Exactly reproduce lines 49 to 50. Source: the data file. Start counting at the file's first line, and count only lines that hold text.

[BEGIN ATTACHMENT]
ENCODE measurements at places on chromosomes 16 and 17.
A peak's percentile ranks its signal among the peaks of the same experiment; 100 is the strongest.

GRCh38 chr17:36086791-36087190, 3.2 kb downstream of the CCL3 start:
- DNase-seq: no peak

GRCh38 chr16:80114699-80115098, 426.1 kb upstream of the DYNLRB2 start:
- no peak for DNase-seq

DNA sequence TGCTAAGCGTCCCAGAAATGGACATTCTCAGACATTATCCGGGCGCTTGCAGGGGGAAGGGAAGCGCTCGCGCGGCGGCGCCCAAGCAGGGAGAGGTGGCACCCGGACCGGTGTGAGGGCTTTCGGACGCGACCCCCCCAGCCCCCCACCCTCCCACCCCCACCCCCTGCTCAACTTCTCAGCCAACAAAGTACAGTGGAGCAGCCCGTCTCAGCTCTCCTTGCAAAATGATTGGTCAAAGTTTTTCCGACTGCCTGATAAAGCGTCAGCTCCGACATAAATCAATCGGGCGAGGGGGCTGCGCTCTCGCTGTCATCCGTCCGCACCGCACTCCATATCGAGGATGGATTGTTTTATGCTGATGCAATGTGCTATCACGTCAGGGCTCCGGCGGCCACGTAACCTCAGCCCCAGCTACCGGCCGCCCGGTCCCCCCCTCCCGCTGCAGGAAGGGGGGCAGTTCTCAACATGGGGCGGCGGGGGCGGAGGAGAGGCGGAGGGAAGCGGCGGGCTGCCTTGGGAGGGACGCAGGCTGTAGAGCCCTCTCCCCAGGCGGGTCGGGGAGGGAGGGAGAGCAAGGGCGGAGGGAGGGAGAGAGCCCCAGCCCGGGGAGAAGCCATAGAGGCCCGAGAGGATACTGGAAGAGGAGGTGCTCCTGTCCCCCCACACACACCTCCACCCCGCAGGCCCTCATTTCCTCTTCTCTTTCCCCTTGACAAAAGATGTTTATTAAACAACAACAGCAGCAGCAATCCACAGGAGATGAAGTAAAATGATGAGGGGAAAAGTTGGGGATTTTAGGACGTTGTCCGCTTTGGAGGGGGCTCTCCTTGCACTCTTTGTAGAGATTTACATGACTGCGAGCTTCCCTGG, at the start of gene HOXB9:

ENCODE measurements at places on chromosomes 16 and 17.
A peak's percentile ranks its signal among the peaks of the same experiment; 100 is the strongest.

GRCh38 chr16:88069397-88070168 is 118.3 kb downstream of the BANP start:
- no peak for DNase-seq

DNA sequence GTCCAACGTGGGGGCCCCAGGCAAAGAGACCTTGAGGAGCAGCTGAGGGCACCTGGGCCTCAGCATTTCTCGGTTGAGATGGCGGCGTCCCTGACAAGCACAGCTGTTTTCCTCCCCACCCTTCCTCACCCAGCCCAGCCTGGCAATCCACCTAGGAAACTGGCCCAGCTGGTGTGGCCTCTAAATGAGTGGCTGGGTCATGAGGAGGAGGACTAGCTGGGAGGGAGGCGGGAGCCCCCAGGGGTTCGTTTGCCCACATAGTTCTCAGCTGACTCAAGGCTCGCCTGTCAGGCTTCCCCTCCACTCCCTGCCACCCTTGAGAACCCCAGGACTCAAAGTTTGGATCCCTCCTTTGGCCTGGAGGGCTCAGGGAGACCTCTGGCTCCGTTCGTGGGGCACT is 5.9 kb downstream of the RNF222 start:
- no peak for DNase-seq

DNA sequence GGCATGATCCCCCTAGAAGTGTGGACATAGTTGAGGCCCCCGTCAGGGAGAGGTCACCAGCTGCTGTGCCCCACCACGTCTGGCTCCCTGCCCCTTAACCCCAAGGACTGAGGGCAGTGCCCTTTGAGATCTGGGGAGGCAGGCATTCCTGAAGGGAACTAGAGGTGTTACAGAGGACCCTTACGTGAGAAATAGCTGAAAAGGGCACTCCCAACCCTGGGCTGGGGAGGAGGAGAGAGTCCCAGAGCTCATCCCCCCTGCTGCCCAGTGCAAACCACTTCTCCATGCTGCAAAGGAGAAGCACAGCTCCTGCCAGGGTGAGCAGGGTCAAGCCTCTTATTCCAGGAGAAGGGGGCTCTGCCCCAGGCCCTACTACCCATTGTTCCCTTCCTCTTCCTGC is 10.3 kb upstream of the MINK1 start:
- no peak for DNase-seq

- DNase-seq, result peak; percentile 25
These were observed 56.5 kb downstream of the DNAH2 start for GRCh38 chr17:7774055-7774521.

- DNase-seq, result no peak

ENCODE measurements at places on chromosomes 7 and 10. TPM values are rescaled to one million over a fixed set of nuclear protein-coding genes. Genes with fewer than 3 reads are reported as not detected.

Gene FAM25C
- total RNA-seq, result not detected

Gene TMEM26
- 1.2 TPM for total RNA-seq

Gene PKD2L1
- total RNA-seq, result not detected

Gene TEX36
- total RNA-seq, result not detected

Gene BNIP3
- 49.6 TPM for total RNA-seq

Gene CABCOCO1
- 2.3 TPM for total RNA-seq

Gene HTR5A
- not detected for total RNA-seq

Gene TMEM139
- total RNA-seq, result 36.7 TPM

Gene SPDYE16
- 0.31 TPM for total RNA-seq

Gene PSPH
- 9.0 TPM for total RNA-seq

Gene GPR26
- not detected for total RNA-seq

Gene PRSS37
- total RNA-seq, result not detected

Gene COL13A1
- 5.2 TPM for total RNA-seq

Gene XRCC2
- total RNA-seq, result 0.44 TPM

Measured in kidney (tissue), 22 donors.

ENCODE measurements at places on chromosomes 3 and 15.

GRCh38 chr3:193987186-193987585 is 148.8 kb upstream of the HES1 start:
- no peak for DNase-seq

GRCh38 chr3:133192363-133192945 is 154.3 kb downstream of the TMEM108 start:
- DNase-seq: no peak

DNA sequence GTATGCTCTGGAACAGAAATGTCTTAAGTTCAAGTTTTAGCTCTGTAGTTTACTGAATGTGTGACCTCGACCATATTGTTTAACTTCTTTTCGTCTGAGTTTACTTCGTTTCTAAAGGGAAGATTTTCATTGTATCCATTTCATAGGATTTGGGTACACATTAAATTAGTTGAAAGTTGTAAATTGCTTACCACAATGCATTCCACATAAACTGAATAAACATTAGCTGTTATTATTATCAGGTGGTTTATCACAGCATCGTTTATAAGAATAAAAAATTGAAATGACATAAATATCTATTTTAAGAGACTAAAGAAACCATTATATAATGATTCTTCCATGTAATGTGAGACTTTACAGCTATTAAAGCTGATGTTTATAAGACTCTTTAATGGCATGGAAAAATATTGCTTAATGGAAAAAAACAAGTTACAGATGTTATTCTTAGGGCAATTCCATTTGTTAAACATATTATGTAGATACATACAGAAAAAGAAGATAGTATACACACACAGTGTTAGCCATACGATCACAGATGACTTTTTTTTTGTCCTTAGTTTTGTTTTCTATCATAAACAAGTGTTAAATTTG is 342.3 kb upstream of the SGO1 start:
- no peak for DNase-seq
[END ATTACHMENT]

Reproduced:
ENCODE measurements at places on chromosomes 3 and 15.

GRCh38 chr3:193987186-193987585 is 148.8 kb upstream of the HES1 start: